Image by Harrison Searle
You may have noticed that Republicans aren’t hustling to win over the hip-hop demographic. In the war on black youth, they have sided with authorities. In the war on poverty, neanderthals like Texas Senator Ted Cruz side with corporations. Every time. There is, however, yet another significant way in which the GOP has alienated innumerable rap fans throughout this toxic election season, and that’s by disrespecting the Prophet Muhammad, whose influence among the country’s hip-hop constituency is far greater than most people—and certainly most conservatives—may care to overstand.
“I watched the last Republican debate,” says Yusuf Abdul Mateen, a Shia Muslim and one half of the Boston duo Blak Madeen with AL-J. With his group’s most political offering to date, Supreme Aftermath, dropping amidst so much Islamophobia, Yusuf continues: “Obviously there was [Donald] Trump saying his stuff, but it was [Florida Congressman Marco] Rubio that made me angrier, because he tried to get sectarian and actually used the word “Shia.” I dare him to define the word. He sounds like ISIS now.”
Of the Republican presidential hopefuls, Rubio should know better. The youngest candidate in the main stage debates, he’s claimed to be a fan of Golden Age hip-hop, and has professed affection for the Wu-Tang Clan. Had Rubio paid more attention to the teachings of the Staten Island rap group, he would have known that his incendiary rhetoric regarding Muslims strikes at the heart of their entire essence, and at the universe in which their music lives. To quote directly from The Tao of Wu, in which The RZA offers critical background:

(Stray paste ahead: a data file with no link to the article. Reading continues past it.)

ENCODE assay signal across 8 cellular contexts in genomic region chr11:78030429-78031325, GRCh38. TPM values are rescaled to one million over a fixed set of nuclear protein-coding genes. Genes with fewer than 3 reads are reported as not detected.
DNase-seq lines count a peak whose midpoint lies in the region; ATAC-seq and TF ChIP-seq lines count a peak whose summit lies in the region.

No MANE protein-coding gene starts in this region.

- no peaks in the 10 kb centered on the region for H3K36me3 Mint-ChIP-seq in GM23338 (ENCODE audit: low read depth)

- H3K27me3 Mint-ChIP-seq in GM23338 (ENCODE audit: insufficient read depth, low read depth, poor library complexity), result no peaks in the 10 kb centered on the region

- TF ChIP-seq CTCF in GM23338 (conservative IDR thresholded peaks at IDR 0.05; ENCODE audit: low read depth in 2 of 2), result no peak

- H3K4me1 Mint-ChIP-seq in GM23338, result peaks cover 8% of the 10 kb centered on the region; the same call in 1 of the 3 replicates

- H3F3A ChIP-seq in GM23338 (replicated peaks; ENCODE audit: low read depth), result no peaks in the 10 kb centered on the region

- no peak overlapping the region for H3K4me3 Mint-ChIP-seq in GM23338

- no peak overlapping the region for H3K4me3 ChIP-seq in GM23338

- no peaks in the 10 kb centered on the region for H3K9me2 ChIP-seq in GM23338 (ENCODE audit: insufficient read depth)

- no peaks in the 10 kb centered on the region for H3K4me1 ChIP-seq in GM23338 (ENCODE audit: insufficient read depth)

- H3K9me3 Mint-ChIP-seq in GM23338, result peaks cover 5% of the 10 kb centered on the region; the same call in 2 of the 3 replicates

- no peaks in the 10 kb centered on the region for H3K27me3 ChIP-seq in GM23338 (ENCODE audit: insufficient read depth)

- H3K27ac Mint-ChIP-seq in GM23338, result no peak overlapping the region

The [Five Percent Nation] were the next generation of the Nation of Islam, whose teachings had shaped giants like Malcolm X and Muhammad Ali. The newer school was founded in 1964, by a Harlem student minister known as Clarence 13X, who we now call the Father. He was looking for a quicker and more powerful way to bring those teachings directly to America’s black youth, so he condensed the Nation’s Lost-Found Lessons into a philosophical core called the 120.
Indeed, the line between Muhammad and boom bap may even be shorter than the rope between modern Republicans and slaveowners. As The RZA writes in another book, The Wu-Tang Manual, “About 80 percent of hip-hop comes from the Five Percent. These same brothers are the fathers of a lot of our MC styles. Rakim, Big Daddy Kane, Poor Righteous Teachers, Busta Rhymes …” “In a lot of ways,” RZA adds,” hip-hop is the Five Percent.”
Rather than leverage such information—hardly guarded trade secrets at this juncture—to attract unlikely GOP constituents, Republicans would probably instead eschew this holy matrimony. Because while most facets of American society revolve around Christianity, as Yusuf and AL-J are quick to note, hip-hop circles around a different set of principles. More benevolent politicians, typically of the Democratic variety, have made attempts to show the humanity of Muslims in the face of reckless xenophobia. That’s honorable, though a simpler lesson may be that the beat of young America—hip-hop in virtually all its forms save for some unsavory bastard crossover spawns—is rooted deep in the Quran.
Recently, a mosque in Worcester held a Meet a Muslim Day, the idea being that some members of the public could benefit from such an introduction. GOP debate sludge considered, it seemed appropriate to take a similar approach in interviewing AL-J, a Five-Percenter, and Yusuf—both veterans of Boston’s underground rap scene—about life and their latest project.
How similar are your backgrounds?
AL-J: I started to gain some knowledge of who I was around 13. I was living in Bridgeport [Connecticut], and I was pretty much a loner, I lived an isolated existence. I was interested in hip-hop, listening to DJ Red Alert … It was an interesting journey for me. I’ve always been the one to cling on to hope and to have a big heart.